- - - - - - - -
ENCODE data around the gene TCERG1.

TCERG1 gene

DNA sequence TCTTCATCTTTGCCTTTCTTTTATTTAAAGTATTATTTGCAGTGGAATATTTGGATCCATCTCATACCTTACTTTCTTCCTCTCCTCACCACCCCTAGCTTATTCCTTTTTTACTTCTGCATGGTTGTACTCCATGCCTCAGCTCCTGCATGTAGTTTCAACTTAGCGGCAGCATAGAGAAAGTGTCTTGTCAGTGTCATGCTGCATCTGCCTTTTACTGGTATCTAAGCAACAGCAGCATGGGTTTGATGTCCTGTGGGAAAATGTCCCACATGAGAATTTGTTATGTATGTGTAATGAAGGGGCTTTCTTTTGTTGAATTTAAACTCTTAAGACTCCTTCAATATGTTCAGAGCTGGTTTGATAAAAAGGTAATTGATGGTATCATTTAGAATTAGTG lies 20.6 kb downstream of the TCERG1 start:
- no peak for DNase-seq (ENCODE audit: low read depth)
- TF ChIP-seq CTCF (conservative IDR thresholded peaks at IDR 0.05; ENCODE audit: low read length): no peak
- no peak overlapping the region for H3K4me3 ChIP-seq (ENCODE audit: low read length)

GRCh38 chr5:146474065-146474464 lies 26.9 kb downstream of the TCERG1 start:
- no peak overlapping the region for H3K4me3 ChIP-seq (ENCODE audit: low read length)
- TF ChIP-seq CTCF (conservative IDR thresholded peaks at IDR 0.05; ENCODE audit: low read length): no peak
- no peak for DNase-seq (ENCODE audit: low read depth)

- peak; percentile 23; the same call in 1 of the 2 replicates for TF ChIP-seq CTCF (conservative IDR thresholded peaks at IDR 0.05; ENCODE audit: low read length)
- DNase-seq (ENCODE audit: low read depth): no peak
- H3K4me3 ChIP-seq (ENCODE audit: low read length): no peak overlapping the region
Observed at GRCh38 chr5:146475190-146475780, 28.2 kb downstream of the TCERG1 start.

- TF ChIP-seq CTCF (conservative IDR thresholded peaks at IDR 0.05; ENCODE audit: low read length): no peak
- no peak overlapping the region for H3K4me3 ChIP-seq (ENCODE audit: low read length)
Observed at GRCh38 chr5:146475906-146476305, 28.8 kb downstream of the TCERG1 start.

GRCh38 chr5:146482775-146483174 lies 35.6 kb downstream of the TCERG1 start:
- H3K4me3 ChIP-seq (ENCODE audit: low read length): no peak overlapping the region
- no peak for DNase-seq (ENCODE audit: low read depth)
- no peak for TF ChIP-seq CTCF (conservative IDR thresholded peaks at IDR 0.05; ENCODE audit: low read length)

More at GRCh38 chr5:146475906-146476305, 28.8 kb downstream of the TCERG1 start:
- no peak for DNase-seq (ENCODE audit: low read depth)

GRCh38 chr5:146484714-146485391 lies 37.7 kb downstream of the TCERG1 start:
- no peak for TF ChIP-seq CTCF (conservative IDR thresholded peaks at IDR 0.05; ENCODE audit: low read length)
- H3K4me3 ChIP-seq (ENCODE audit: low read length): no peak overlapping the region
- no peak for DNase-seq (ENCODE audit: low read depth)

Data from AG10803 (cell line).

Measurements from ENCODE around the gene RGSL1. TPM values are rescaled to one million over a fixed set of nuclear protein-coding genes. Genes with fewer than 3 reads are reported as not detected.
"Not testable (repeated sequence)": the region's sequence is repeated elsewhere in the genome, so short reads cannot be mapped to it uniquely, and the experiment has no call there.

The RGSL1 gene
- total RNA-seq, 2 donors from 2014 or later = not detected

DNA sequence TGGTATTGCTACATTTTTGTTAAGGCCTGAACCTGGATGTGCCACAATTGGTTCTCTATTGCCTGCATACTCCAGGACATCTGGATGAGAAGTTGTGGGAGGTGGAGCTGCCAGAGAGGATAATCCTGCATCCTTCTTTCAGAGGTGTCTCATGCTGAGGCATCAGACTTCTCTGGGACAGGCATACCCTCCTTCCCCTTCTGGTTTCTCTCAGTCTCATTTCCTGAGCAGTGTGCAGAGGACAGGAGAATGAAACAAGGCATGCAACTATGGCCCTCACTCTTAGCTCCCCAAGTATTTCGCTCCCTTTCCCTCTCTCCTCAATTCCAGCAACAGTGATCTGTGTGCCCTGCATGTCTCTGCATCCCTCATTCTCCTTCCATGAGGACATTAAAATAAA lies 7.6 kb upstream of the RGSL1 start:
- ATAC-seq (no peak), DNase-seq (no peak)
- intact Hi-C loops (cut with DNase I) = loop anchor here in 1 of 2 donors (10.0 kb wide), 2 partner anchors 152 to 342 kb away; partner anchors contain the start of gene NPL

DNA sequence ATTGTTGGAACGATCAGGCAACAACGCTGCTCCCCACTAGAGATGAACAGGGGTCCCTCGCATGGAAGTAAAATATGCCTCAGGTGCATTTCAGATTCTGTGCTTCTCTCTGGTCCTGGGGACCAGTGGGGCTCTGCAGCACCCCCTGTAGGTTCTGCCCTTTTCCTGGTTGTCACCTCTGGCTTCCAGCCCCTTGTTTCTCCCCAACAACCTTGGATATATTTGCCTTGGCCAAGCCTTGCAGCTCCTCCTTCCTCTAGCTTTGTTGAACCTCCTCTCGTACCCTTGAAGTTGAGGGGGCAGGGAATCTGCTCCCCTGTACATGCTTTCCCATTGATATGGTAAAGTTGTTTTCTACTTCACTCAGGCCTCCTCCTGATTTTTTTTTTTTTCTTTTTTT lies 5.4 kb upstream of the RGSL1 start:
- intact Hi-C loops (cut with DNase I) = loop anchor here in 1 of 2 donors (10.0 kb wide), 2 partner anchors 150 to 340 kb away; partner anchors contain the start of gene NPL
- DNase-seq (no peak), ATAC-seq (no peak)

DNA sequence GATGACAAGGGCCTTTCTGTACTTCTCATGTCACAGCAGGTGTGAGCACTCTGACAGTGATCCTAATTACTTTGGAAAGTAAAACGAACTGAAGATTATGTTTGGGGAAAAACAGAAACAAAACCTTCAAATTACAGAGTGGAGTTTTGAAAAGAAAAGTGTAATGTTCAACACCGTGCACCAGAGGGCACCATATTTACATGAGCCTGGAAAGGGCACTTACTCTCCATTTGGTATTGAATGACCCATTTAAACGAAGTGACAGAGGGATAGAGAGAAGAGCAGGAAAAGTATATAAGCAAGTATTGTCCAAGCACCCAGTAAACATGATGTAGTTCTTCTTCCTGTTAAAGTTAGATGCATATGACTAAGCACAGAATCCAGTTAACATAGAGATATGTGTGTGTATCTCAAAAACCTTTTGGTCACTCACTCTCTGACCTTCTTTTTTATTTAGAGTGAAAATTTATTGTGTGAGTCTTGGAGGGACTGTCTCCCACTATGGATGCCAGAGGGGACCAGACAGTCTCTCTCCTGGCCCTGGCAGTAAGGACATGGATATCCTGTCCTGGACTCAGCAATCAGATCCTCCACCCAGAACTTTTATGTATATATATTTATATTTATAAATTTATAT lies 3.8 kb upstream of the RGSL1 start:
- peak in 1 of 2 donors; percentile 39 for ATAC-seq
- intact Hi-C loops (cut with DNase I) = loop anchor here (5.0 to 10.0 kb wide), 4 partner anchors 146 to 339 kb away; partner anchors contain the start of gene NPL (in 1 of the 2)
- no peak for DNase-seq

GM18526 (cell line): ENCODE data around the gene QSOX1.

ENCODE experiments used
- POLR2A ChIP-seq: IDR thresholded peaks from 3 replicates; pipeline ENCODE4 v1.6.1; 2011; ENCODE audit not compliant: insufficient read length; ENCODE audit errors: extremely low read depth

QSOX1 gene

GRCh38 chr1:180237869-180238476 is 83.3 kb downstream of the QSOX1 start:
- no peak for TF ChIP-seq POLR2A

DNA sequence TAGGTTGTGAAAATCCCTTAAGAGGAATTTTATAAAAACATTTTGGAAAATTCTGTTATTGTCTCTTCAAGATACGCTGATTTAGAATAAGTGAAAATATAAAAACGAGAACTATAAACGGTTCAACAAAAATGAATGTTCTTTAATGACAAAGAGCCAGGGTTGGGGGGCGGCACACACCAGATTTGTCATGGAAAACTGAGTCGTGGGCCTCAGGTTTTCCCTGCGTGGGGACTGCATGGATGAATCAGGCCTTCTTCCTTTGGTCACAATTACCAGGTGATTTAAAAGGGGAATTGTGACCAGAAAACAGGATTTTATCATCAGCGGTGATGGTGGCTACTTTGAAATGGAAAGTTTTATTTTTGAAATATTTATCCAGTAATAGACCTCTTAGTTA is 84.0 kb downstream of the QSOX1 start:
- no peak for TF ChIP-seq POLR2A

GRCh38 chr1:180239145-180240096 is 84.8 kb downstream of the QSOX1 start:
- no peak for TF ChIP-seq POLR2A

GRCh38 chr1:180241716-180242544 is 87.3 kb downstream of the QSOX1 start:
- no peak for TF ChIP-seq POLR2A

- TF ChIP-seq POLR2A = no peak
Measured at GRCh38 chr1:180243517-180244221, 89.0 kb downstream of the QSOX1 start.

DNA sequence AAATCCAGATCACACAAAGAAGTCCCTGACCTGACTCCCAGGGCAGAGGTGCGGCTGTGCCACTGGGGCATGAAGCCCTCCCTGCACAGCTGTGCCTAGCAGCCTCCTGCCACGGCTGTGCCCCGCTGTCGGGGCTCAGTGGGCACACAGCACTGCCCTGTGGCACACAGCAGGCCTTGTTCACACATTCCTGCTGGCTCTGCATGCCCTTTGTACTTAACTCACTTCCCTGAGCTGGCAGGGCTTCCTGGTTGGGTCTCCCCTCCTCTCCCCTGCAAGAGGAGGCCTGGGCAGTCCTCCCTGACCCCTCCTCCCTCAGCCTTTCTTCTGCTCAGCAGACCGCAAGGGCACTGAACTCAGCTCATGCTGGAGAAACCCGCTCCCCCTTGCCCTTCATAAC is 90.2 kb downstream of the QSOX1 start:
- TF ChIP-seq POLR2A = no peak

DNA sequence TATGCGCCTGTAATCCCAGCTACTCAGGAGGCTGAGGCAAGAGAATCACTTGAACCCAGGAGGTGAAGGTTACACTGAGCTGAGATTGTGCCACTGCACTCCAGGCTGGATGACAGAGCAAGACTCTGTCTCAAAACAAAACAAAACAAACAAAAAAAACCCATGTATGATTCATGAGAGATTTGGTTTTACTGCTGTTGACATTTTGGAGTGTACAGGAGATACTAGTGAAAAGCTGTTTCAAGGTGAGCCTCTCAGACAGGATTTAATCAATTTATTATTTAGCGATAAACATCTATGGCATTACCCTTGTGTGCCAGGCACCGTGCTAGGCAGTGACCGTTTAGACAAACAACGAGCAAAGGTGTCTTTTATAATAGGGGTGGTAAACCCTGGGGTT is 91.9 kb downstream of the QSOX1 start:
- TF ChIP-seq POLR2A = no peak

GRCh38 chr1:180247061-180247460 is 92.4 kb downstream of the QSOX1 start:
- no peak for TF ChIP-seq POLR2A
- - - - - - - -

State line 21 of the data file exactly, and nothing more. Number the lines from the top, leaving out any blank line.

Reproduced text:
- no peak for TF ChIP-seq CTCF (conservative IDR thresholded peaks at IDR 0.05; ENCODE audit: low read length)